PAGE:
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Pregnancy |  Iron Supplements During Pregnancy May Increase Birth Weight

Iron Supplements During Pregnancy May Increase Birth Weight

Pregnant women who take iron supplements before 20 weeks' gestation may help increase the birth weight of their babies, according to a new study in American Journal of Clinical Nutrition (2003;78:773–81). The results of this study suggest that iron supplementation, even in the absence of iron-deficiency anemia, could significantly reduce the number of complications and healthcare costs associated with low-birth-weight infants.

Infants are considered to have low birth weight if their weights are below 3 pounds, 5 ounces (1,500 grams). Low birth weight affects 1 in 14 babies in the United States and often occurs in infants born prematurely. Several studies suggest that cigarette smoking can cause low birth weight, although other genetic and environmental factors have been implicated as well. Complications of low birth weight include lung and breathing problems, anemia, brain abnormalities, behavioral problems, difficulty maintaining normal body temperature, and feeding problems. Children born with low birth weight often require extended hospital stays until they are more stable.

In the new study, 513 pregnant, non-anemic women with low iron stores who had not yet reached 20 weeks' gestation were randomly assigned to receive oral ferrous sulfate containing 30 mg per day of iron or placebo until 28 weeks' gestation. After 28 weeks, women in the iron group received either 30 mg or 60 mg per day of oral iron, depending on the degree of iron depletion, for the duration of their pregnancies. The mothers’ red blood cell counts and ferritin levels (a measure of iron depletion) were monitored periodically. The infants’ birth weights and weeks of gestation were recorded at delivery.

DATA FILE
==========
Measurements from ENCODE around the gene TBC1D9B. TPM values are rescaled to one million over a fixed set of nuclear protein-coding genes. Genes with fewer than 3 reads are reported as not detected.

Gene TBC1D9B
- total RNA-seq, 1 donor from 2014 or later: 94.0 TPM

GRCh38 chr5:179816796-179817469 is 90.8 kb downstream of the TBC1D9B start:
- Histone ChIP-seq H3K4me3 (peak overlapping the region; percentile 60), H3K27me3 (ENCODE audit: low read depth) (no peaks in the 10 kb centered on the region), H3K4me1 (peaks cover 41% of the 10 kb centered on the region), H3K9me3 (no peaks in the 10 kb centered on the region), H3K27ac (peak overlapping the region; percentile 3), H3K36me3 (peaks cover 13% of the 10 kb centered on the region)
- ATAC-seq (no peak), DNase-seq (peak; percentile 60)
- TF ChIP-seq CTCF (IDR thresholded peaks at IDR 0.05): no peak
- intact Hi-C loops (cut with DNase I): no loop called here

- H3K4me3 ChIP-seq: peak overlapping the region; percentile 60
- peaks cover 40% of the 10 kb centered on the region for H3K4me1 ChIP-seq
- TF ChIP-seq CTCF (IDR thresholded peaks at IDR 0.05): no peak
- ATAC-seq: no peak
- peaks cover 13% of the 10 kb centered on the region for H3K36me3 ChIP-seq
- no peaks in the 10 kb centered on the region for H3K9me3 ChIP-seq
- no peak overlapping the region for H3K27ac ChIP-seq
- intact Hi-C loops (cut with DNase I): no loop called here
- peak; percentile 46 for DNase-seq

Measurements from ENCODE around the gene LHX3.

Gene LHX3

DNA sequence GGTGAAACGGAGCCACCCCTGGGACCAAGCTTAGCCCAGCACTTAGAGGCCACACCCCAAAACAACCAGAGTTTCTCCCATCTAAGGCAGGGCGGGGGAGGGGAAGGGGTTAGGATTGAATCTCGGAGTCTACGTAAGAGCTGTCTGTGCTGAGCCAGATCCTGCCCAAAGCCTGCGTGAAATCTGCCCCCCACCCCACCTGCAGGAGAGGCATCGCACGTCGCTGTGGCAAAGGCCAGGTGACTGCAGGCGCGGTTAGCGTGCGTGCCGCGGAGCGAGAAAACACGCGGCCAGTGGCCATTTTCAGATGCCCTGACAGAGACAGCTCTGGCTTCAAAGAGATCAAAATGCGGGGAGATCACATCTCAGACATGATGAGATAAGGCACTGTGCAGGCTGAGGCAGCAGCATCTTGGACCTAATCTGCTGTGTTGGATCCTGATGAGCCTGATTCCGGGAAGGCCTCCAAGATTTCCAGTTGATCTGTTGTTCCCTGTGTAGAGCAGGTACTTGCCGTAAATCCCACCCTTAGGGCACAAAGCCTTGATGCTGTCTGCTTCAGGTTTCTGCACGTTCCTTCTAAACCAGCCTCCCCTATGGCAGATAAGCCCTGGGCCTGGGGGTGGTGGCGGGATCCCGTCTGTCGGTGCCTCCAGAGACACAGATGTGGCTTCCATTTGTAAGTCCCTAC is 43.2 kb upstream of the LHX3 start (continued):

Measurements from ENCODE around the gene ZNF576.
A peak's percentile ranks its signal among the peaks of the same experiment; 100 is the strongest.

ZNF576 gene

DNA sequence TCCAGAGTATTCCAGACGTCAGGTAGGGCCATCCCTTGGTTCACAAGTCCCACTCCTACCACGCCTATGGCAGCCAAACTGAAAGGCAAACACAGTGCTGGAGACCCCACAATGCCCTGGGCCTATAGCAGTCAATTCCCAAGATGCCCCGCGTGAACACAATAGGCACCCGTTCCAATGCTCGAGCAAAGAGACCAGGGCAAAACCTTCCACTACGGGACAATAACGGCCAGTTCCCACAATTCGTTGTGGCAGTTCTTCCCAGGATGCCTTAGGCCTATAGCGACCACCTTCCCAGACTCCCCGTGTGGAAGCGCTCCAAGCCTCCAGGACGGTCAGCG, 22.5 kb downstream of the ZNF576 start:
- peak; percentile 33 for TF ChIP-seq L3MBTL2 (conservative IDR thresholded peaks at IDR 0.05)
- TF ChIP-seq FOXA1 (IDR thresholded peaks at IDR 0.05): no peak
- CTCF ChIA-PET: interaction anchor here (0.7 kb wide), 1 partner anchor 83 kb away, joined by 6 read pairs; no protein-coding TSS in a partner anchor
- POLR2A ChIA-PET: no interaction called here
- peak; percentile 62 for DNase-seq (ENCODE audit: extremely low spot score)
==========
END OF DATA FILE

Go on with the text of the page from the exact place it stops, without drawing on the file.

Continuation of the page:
Compared with infants born to the women in the placebo group, the children born to the women in the iron group were significantly heavier (by more than 200 grams) at delivery. Women taking iron supplements were 76% less likely to have a baby with low birth weight than were women taking the placebo. No significant increases in red blood cell counts or ferritin levels were observed in the iron-treatment group. However, iron-deficiency anemia is common during pregnancy and supplementation with iron may reduce the severity of anemia.

The mechanism by which iron supplementation prevents the development of low birth weight is yet to be clarified. Recent studies suggest that infants with low birth weight may be at greater risk of developing diabetes, high blood pressure, and heart disease as adults. Pregnant mothers considering taking iron should consult a healthcare provider, since some women cannot tolerate iron or it may not be an appropriate treatment. A simple blood test can determine whether iron therapy is safe.

Darin Ingels, ND, MT (ASCP), received his bachelor’s degree from Purdue University and his Doctorate of Naturopathic Medicine from Bastyr University in Kenmore, WA. Dr. Ingels is the author of The Natural Pharmacist: Lowering Cholesterol (Prima, 1999) and Natural Treatments for High Cholesterol (Prima, 2000). He currently is in private practice at New England Family Health Associates located in Southport, CT, where he specializes in environmental medicine and allergies. Dr. Ingels is a regular contributor to Healthnotes and Healthnotes Newswire.

Copyright © 2003 Healthnotes, Inc. All rights reserved. Republication or redistribution of the Healthnotes® content is expressly prohibited without the prior written consent of Healthnotes, Inc. Healthnotes Newswire is for educational or informational purposes only, and is not intended to diagnose or provide treatment for any condition. If you have any concerns about your own health, you should always consult with a healthcare professional. Healthnotes, Inc., shall not be liable for any errors or delays in the content, or for any actions taken in reliance thereon. Healthnotes and the Healthnotes logo are registered trademarks of Healthnotes, Inc.

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The health information contained in this site is not intended as medical advice and should not be considered a substitute for appropriate medical care. Any products mentioned in studies cited in Healthnotes articles are not necessarily endorsed by Bastyr. As with any product, consult with a natural health practitioner to discuss what may be best for you.


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